Read the rest here.

Today finds me teaching once again, back in the classroom, in an endlessly surprising dialogue with students. It seems that I persistently find myself trapped in paradox, yearning for time off when I am teaching, yet despondant and depressed when I have time off. I suppose I should just accept that I need some sort of minimal conflict, some sort of obstacle to complete satisfaction, in order to maintain my desire.

In response to my post on attractors and vectors, a friend angrily said that she does not believe that change takes place at the level of the human and that I am utopian. I was quite taken aback by this criticism as I couldn’t see where I had suggested that change takes place at the level of the human (presuming this to mean the human individual) or how I was being utopian. If anything, I worry that there might be a pessimistic undercurrent to these thoughts. I think this issue is brought out with relative clarity in my reference to the friend and the alcoholic:

I am not simply a friend, but rather I am made a friend and make myself a friend through my interactions with the other. The organization and identity is emergent and ongoing. This is one of the reasons why social change is often so difficult or why social systems are often so resistant to change. An agent might have made an internal transformation, yet the other agents composing the social system continue to relate to the agent in the same way. Thus, an alcoholic might have made an internal resolution to no longer drink, yet the alcoholic’s relations continue to relate to him as an alcoholic, steering him back into this activity.

What is at issue here is that the attractors defining subject-positions are never simply a matter of the individual occupying these positions, but are rather the result of ongoing processes of individuals in relation to one another, such that a change in subject position is not simply a matter of the individual decision, but of the ongoing processes by which the subject is produced as a subject in relation to other subjects. What I am trying to think through in this connection is the issue of the ontological status of social structures or systems. It is all well and good to study social structures after the fashion of Saussure or Levi-Strauss as a structure, but what, ontologically, are these structures? A language, for instance, is not in any particular individual. Language, as it were, is not up to me. Yet language nonetheless could not exist without individuals. It only exists in and through the individuals that use the language. As such, language only exists through the ongoing operations of language in its use by speakers. Ontologically there is nothing but individuals, nothing but bodies, yet certain relations of feeback emerge among these individuals such that language takes on an emergent reality.

Read on
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It seems lately that I’ve mostly been preserving things, finding scraps of paper here in there, rather than engaging in the synthetic activity of thought. I’m feeling as if my thoughts emerge only to trail off in a series of ellipses. I suppose I’ll go with that and see where it leads. In a beautiful passage from An Enquiry Concerning Human Understanding, Hume writes,

If it happen, from a defect of the organ, that a man is not susceptible of any species of sensation, we always find that he is as little susceptible of the correspondent ideas. A blind man can form no notion of colours; a deaf man of sounds. Restore either of them that sense in which he is deficient; by opening this new inlet for his sensations, you also open an inlet for the ideas; and he finds no difficulty in conceiving these objects. The case is the same, if the object, proper for exciting any sensation, has never been applied to the organ. A Laplander has no notion of the relish of wine. And though there are few or no instances of a like deficiency in the mind, where a person has never felt or is wholly incapable of a sentiment or passion that belongs to his species; yet we find the same observation to take place in a less degree. A man of mild manners can form no idea of inveterate revenge or cruelty; nor can a selfish heart easily conceive the heights of friendship and generosity. It is readily allowed, that other beings may possess many senses of which we can have no conception; because the ideas of them have never been introduced to us in the only manner by which an idea can have access to the mind, to wit, by the actual feeling and sensation.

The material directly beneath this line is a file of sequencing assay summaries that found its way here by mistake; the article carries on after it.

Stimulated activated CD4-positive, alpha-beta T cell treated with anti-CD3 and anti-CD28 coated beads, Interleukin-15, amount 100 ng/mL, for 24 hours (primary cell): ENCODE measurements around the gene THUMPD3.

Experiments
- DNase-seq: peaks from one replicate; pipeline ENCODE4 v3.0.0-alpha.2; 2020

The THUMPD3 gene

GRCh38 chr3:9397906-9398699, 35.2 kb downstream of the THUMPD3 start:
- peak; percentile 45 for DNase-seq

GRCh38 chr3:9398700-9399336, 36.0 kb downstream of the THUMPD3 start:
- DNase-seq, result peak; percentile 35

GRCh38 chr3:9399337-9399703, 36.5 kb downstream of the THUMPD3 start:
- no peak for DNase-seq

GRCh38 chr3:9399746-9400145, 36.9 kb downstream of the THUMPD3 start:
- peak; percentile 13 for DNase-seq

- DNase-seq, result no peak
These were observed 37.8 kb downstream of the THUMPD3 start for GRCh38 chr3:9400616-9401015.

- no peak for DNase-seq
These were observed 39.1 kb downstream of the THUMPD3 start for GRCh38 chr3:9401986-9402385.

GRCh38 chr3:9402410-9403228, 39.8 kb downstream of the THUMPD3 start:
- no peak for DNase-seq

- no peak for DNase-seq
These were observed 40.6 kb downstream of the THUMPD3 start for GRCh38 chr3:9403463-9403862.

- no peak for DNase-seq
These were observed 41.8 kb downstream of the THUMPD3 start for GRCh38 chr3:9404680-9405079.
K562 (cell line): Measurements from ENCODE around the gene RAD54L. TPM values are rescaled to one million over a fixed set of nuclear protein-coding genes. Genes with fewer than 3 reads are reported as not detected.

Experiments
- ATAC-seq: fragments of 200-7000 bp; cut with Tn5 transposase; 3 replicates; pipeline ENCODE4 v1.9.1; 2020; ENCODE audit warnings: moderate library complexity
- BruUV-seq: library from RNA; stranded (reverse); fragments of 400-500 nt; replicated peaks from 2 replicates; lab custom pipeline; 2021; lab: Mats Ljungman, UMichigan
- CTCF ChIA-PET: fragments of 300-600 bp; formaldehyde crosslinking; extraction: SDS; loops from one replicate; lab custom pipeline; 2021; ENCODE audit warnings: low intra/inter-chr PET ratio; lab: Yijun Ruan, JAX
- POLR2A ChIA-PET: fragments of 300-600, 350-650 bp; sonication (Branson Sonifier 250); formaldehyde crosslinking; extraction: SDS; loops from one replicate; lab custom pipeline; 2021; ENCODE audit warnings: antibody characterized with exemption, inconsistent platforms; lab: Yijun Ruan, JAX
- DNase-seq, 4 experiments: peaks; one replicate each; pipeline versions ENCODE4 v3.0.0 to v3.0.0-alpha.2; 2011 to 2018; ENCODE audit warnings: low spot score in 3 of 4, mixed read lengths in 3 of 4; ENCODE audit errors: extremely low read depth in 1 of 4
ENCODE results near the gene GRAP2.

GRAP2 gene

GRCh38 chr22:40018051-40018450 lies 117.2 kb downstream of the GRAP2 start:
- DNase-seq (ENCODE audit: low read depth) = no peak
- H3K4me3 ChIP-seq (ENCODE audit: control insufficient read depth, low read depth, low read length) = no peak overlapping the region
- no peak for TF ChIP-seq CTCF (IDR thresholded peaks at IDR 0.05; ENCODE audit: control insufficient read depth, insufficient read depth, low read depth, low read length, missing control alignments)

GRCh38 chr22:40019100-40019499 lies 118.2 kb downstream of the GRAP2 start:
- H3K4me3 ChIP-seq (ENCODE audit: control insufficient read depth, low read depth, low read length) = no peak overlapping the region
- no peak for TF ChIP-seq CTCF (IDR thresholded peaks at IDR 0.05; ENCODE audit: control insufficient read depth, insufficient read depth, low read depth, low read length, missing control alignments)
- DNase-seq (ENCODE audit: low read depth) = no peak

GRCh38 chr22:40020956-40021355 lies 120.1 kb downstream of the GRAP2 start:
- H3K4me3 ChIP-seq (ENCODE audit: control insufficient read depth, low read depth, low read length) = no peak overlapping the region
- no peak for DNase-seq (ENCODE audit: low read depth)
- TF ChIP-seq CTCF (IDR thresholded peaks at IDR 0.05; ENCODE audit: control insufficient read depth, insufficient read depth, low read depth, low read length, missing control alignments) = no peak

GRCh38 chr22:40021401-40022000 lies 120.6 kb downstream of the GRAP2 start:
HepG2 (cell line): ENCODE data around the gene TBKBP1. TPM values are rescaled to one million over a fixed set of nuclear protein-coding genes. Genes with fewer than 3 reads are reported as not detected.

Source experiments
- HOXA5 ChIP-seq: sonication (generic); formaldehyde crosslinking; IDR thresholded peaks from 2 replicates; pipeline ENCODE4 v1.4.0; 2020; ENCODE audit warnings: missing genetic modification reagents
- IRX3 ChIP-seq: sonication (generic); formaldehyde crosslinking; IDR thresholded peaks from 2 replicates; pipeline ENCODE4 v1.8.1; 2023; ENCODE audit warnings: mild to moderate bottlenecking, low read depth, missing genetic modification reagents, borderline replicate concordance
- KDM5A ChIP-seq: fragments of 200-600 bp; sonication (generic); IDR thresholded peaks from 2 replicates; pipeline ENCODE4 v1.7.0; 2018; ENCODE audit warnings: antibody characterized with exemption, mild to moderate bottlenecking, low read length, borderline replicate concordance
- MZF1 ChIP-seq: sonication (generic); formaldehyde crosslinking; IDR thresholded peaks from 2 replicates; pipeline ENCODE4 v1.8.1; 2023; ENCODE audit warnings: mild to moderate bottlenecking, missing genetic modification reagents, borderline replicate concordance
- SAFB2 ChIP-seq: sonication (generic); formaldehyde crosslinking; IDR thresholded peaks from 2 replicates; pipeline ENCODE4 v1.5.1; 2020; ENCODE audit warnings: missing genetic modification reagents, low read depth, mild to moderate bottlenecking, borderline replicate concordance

This passage occurs early in the text when Hume is defending the thesis that all thoughts or ideas originate with impressions. What I find so fascinating about this passage is not so much Hume’s observations about those who suffer from a defect of one of their sense organs, but rather the astute observation about “a man of mild manners” and one who has a “selfish heart”.

Read on
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Every semester I begin my introductory courses with Plato’s Euthyphro. There are a number of reasons for this. On the one hand, the Euthyphro is exemplary as a model of philosophical analysis, argumentation, and critique. On the other hand, this dialogue stages the manner in which action and belief interpenetrate, such that actions are based on beliefs and false belief leads to false action. Additionally, there are geographical reasons as well. Teaching in the Dallas Texas area– home of the megachurch and the central hub of apocalyptic variants of Evangelical Christianity –teaching the Euthyphro exposes students to questions of religion and faith that perhaps they have never before encountered. Finally, the Euthyphro inaugurates some basic and fundamental distinctions as to how all subsequent ethical and political philosophy will be conducted. However, it is also possible to see the Euthyphro as a criticism of ideology and as a sort of therapy strategically designed to both reveal Euthyphro’s attachments and precipitate a separation from those attachments. Socrates aims at nothing less than producing a sort of void in Euthyphro… A void, perhaps, that would have the effect of producing the possibility of freedom.